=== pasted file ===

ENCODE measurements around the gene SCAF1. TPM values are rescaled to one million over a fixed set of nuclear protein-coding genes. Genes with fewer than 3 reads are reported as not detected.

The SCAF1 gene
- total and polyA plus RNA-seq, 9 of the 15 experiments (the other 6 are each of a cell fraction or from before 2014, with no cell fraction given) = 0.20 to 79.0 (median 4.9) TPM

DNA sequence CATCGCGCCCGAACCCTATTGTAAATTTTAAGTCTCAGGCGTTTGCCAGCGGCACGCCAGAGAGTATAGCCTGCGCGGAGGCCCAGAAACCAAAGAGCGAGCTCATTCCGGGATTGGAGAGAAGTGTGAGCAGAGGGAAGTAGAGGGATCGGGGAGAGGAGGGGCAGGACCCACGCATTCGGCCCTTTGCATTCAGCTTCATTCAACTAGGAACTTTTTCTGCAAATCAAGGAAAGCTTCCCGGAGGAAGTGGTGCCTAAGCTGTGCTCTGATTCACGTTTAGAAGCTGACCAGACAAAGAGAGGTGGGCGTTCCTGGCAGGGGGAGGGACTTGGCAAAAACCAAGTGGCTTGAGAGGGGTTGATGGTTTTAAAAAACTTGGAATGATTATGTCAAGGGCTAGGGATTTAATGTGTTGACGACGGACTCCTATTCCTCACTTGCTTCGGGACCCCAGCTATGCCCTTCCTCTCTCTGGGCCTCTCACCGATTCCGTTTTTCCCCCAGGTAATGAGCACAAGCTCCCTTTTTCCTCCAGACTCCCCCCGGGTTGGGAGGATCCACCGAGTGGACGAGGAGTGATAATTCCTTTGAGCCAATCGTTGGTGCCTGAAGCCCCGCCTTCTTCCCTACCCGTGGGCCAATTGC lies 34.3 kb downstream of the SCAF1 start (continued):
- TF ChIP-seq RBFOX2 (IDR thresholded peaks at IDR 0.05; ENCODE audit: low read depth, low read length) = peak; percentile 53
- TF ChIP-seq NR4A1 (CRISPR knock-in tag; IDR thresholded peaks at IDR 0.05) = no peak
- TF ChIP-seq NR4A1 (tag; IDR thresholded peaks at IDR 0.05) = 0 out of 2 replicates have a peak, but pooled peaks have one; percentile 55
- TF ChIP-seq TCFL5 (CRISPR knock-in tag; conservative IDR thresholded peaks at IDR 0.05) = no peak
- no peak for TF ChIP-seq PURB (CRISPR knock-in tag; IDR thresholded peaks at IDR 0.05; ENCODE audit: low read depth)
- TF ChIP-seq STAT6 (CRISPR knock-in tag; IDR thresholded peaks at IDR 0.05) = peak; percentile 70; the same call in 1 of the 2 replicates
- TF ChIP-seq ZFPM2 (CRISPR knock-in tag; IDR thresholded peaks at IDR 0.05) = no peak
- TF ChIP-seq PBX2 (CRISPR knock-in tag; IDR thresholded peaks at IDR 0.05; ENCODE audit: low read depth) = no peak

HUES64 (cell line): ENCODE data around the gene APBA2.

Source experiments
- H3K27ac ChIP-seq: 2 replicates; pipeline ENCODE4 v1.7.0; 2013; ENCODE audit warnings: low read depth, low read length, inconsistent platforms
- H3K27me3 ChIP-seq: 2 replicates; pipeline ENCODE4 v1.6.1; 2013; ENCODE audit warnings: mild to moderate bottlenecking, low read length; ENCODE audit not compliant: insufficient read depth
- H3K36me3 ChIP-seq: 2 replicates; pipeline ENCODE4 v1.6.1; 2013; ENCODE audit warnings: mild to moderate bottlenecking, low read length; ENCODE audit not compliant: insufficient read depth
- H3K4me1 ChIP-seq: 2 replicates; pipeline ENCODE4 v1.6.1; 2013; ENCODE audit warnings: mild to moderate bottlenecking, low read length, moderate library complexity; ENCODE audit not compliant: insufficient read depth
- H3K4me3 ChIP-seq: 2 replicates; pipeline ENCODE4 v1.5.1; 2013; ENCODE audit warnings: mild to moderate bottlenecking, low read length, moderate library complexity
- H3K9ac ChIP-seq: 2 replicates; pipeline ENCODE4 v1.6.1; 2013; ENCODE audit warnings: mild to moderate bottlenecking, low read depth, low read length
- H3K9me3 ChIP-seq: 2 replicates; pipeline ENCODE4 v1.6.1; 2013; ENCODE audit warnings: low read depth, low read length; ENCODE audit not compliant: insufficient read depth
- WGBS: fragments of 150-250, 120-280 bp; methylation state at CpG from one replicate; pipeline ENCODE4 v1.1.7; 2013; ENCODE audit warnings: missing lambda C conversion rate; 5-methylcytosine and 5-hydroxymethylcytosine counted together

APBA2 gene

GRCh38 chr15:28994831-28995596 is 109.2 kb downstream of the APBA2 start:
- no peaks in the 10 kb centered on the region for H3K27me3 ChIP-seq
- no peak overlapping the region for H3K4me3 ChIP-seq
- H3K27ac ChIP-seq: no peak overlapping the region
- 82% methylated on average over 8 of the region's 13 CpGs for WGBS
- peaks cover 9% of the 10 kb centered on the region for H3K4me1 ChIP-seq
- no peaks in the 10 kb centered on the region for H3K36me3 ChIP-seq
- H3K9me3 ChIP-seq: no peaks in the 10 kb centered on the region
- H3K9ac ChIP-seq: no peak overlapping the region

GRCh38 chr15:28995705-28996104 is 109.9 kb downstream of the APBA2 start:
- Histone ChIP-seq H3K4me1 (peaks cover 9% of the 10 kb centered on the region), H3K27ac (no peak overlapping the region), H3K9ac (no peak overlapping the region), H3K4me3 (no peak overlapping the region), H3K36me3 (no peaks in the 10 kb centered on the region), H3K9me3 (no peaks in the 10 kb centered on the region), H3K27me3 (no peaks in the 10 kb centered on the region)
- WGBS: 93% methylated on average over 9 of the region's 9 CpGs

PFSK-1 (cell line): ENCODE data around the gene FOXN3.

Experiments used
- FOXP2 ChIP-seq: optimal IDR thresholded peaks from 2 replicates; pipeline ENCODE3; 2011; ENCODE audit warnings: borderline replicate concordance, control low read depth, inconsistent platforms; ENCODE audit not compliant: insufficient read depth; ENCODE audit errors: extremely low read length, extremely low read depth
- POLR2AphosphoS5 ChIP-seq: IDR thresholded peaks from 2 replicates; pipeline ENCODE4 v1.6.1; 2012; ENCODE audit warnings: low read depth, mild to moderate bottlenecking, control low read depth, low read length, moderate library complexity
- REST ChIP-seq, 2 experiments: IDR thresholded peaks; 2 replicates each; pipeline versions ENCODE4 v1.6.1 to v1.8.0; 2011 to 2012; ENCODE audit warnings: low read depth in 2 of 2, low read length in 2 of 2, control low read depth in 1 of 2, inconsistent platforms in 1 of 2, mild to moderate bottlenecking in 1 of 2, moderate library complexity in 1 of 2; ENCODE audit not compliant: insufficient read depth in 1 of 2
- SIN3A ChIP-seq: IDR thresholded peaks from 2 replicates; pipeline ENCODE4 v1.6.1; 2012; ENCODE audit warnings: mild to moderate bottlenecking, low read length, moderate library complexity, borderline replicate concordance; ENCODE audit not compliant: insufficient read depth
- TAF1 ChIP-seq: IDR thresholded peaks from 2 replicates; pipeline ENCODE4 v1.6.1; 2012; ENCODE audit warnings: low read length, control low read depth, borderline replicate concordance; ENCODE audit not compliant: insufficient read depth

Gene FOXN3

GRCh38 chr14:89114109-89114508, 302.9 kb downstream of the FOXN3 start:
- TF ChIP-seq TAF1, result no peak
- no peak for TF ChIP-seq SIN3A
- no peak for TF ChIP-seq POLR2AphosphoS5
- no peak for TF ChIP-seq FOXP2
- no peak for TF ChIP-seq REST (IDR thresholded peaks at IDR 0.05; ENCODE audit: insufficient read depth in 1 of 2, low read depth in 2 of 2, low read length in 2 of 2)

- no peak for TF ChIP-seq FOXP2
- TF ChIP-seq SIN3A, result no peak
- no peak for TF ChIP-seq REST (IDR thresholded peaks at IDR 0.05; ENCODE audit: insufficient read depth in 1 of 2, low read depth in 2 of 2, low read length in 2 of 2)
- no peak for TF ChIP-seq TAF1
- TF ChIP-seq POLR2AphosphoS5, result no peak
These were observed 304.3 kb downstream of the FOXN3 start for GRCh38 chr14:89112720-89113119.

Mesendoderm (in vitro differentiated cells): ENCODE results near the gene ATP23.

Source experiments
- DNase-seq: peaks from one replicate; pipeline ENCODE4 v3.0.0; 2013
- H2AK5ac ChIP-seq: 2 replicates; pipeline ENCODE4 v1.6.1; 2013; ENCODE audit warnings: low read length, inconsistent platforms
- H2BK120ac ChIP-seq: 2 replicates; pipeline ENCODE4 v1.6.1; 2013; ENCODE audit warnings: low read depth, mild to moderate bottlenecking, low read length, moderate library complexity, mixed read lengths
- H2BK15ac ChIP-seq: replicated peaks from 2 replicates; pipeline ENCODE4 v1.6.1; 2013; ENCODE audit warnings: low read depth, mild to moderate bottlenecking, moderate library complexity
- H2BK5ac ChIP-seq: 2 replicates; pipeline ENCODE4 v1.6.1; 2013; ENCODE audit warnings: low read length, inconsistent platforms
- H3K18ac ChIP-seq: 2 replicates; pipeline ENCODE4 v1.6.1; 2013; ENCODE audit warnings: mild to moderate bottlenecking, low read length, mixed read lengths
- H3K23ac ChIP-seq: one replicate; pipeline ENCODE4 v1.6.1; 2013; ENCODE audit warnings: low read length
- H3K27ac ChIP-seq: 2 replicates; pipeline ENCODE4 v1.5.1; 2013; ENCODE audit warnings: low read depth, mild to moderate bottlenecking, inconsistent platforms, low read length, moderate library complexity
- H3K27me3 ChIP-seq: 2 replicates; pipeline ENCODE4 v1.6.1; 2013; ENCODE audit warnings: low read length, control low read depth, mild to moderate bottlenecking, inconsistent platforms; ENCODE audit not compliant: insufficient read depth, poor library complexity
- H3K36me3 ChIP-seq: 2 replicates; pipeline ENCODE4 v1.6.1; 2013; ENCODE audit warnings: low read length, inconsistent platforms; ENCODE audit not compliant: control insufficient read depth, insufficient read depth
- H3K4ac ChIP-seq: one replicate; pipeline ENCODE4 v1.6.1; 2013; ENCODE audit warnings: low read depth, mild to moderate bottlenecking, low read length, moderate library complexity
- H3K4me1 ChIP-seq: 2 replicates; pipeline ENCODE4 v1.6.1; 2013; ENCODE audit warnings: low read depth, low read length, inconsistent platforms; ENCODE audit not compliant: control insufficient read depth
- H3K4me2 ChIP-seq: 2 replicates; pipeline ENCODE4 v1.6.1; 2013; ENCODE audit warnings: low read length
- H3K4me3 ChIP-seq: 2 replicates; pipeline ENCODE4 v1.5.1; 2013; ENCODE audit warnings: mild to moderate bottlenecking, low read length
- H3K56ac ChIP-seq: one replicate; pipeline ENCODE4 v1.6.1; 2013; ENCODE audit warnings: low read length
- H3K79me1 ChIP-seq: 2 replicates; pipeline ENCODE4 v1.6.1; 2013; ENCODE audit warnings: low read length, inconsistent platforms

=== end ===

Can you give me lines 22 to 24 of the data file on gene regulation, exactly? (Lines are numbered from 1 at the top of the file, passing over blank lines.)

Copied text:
- WGBS: fragments of 150-250, 120-280 bp; methylation state at CpG from one replicate; pipeline ENCODE4 v1.1.7; 2013; ENCODE audit warnings: missing lambda C conversion rate; 5-methylcytosine and 5-hydroxymethylcytosine counted together

APBA2 gene

GRCh38 chr15:28994831-28995596 is 109.2 kb downstream of the APBA2 start: